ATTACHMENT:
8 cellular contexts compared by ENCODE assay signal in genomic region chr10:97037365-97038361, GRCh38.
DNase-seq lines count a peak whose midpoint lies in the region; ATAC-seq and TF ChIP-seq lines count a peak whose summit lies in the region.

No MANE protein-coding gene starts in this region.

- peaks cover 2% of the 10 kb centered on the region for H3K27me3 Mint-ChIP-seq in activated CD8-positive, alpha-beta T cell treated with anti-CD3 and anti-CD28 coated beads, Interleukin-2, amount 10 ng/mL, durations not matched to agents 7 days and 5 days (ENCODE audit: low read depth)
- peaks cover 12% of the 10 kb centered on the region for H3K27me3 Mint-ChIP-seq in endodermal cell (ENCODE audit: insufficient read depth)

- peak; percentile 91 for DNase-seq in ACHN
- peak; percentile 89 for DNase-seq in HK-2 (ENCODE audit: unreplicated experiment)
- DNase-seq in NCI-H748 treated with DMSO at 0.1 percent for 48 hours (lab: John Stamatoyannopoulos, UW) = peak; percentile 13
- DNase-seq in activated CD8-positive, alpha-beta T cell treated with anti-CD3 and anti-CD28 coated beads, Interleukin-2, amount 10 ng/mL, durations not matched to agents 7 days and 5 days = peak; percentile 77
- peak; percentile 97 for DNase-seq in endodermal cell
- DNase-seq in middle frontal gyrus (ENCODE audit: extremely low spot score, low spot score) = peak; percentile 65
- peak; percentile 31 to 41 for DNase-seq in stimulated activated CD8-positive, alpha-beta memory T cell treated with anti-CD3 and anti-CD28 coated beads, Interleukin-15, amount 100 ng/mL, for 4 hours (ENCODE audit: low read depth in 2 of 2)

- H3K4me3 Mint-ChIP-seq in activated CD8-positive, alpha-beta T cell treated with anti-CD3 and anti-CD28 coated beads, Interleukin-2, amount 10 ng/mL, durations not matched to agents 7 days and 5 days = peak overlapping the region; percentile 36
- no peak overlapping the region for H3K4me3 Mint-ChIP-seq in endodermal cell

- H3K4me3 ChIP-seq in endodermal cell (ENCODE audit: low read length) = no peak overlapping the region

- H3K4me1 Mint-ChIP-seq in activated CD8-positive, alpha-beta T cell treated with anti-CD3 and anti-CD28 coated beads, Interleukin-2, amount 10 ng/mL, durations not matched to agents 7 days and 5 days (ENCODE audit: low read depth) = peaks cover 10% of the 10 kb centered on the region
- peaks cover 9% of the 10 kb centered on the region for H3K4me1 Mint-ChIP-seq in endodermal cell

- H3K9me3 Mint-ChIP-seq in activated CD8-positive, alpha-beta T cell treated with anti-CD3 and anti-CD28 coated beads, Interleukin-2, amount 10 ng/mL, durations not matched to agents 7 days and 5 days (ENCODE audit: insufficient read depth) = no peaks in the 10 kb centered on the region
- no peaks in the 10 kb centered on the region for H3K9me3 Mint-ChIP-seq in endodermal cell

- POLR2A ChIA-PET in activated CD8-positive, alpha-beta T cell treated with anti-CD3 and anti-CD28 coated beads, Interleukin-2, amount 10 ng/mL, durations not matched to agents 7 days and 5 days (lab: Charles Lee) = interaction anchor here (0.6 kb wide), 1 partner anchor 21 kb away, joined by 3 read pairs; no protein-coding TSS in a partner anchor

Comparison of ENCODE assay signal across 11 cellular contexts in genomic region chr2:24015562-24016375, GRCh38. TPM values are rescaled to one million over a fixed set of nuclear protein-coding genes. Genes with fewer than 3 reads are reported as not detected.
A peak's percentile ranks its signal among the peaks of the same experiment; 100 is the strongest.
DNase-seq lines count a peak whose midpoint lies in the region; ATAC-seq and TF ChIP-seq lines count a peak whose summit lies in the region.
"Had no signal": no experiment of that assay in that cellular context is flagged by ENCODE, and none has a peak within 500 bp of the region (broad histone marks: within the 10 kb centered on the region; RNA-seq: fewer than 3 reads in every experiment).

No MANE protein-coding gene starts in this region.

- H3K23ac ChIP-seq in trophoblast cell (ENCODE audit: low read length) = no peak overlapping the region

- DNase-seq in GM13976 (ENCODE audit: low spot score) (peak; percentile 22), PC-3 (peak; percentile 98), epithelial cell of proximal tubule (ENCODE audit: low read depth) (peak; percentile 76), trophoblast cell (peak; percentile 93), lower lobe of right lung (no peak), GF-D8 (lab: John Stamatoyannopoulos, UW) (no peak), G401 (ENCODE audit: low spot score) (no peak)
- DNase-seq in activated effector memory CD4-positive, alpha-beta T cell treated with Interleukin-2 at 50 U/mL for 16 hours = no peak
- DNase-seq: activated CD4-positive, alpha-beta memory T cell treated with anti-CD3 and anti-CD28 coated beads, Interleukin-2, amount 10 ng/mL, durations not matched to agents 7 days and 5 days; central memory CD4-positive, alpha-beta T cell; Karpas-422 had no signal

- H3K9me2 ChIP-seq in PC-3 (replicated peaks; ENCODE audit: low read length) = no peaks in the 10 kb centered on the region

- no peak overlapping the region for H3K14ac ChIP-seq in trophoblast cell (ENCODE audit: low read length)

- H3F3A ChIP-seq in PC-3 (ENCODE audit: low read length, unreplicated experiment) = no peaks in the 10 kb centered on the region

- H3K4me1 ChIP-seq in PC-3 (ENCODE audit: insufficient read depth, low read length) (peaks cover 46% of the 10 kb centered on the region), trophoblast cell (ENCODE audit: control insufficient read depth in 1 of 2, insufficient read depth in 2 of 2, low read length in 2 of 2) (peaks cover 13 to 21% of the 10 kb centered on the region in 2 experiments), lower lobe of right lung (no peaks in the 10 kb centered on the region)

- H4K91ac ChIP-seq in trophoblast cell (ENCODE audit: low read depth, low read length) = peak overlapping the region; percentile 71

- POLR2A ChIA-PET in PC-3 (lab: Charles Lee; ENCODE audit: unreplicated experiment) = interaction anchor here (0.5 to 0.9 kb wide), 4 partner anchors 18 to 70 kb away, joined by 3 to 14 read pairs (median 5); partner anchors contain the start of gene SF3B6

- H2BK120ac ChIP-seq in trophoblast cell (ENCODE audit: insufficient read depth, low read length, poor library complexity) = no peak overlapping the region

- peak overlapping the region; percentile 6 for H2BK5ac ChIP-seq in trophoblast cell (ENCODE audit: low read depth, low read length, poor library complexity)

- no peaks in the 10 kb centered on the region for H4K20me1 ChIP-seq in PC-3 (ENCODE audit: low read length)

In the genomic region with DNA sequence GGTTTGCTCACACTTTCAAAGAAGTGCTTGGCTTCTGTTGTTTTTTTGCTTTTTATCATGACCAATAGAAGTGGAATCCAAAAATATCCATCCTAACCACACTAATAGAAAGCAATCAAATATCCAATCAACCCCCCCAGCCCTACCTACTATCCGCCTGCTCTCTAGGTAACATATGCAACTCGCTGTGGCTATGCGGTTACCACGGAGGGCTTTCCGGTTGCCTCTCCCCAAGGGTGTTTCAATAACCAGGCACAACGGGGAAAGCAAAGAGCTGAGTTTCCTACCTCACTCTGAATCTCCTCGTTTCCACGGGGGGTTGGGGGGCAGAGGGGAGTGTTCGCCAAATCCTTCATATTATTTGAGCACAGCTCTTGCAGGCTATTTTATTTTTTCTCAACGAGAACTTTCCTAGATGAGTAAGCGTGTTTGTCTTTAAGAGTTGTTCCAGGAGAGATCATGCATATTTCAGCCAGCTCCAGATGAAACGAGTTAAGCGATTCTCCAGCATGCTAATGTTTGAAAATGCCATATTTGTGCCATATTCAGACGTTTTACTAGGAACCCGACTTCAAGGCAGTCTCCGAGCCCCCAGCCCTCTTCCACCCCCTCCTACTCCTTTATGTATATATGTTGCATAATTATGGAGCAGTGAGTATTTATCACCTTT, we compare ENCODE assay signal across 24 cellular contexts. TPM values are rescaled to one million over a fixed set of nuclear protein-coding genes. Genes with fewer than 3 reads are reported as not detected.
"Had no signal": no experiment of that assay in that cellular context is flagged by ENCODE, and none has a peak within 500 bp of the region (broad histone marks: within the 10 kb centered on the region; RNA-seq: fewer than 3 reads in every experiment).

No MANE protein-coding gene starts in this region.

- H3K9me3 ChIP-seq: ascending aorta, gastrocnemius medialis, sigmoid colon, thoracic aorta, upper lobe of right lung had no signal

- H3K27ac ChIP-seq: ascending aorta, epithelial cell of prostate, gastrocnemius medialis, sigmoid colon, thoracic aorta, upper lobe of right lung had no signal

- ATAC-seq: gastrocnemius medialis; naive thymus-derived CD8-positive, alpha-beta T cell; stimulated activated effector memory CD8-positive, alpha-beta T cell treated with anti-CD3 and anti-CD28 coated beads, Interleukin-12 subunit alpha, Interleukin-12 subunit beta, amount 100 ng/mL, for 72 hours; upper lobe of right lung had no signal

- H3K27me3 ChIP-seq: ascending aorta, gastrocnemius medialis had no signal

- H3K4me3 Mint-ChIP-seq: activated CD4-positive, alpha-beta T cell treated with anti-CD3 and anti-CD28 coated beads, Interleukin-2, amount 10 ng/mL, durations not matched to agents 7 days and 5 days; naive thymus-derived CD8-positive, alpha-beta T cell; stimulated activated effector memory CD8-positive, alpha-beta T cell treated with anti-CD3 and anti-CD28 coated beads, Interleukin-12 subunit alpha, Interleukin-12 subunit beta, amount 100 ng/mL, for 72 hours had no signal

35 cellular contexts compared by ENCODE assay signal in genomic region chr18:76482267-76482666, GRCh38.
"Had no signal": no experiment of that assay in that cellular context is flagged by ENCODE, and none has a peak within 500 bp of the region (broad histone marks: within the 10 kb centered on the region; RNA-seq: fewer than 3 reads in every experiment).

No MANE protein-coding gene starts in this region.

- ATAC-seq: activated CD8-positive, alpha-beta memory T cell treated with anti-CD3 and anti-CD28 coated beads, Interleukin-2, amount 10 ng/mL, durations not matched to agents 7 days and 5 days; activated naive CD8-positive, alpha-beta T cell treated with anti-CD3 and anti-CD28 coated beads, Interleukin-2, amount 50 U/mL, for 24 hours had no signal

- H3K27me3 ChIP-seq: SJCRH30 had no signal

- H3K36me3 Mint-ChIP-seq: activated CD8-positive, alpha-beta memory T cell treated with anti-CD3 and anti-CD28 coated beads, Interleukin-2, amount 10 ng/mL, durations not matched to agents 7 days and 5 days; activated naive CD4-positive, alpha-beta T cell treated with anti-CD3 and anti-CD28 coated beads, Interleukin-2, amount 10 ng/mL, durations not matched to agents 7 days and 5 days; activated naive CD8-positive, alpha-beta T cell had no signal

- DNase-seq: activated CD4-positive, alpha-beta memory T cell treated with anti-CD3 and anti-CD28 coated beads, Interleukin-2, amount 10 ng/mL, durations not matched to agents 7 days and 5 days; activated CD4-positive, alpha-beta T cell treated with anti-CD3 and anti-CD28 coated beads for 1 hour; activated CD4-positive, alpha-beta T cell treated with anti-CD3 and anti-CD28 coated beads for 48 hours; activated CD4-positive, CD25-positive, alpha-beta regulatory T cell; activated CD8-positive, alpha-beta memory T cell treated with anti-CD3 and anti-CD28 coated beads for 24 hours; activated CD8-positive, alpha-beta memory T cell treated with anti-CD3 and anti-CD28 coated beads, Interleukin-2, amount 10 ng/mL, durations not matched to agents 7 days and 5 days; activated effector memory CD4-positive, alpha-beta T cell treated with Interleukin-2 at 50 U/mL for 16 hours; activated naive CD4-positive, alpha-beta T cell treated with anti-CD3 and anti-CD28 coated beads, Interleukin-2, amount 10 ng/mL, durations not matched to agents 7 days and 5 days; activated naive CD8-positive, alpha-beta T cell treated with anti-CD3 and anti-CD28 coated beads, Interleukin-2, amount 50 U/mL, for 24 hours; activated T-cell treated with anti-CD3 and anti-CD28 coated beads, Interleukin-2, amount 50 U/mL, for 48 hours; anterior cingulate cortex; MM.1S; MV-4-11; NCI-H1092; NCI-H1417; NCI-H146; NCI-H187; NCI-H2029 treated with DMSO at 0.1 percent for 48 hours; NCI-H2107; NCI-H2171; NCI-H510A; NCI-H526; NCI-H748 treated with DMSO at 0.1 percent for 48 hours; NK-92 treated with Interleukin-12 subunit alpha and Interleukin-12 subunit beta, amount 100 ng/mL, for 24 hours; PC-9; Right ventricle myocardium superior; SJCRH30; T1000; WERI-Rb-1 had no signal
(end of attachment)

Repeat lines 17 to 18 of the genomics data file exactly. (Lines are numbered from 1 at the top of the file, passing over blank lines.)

- peaks cover 9% of the 10 kb centered on the region for H3K4me1 Mint-ChIP-seq in endodermal cell

- H3K9me3 Mint-ChIP-seq in activated CD8-positive, alpha-beta T cell treated with anti-CD3 and anti-CD28 coated beads, Interleukin-2, amount 10 ng/mL, durations not matched to agents 7 days and 5 days (ENCODE audit: insufficient read depth) = no peaks in the 10 kb centered on the region